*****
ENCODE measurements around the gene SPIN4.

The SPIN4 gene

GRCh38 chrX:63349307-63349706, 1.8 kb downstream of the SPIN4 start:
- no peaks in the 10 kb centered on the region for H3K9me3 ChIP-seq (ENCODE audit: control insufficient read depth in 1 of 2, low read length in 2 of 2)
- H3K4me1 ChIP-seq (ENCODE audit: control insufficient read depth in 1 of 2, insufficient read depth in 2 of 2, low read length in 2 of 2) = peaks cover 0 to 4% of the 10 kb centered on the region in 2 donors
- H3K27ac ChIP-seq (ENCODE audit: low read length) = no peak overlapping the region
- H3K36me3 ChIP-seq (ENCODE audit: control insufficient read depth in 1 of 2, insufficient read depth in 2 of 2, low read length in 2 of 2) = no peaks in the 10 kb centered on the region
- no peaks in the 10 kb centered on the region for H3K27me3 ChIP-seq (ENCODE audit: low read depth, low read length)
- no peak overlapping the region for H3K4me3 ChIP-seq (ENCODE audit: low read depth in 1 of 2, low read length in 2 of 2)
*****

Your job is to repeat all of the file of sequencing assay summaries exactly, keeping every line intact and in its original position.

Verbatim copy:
ENCODE measurements around the gene SPIN4.

The SPIN4 gene

GRCh38 chrX:63349307-63349706, 1.8 kb downstream of the SPIN4 start:
- no peaks in the 10 kb centered on the region for H3K9me3 ChIP-seq (ENCODE audit: control insufficient read depth in 1 of 2, low read length in 2 of 2)
- H3K4me1 ChIP-seq (ENCODE audit: control insufficient read depth in 1 of 2, insufficient read depth in 2 of 2, low read length in 2 of 2) = peaks cover 0 to 4% of the 10 kb centered on the region in 2 donors
- H3K27ac ChIP-seq (ENCODE audit: low read length) = no peak overlapping the region
- H3K36me3 ChIP-seq (ENCODE audit: control insufficient read depth in 1 of 2, insufficient read depth in 2 of 2, low read length in 2 of 2) = no peaks in the 10 kb centered on the region
- no peaks in the 10 kb centered on the region for H3K27me3 ChIP-seq (ENCODE audit: low read depth, low read length)
- no peak overlapping the region for H3K4me3 ChIP-seq (ENCODE audit: low read depth in 1 of 2, low read length in 2 of 2)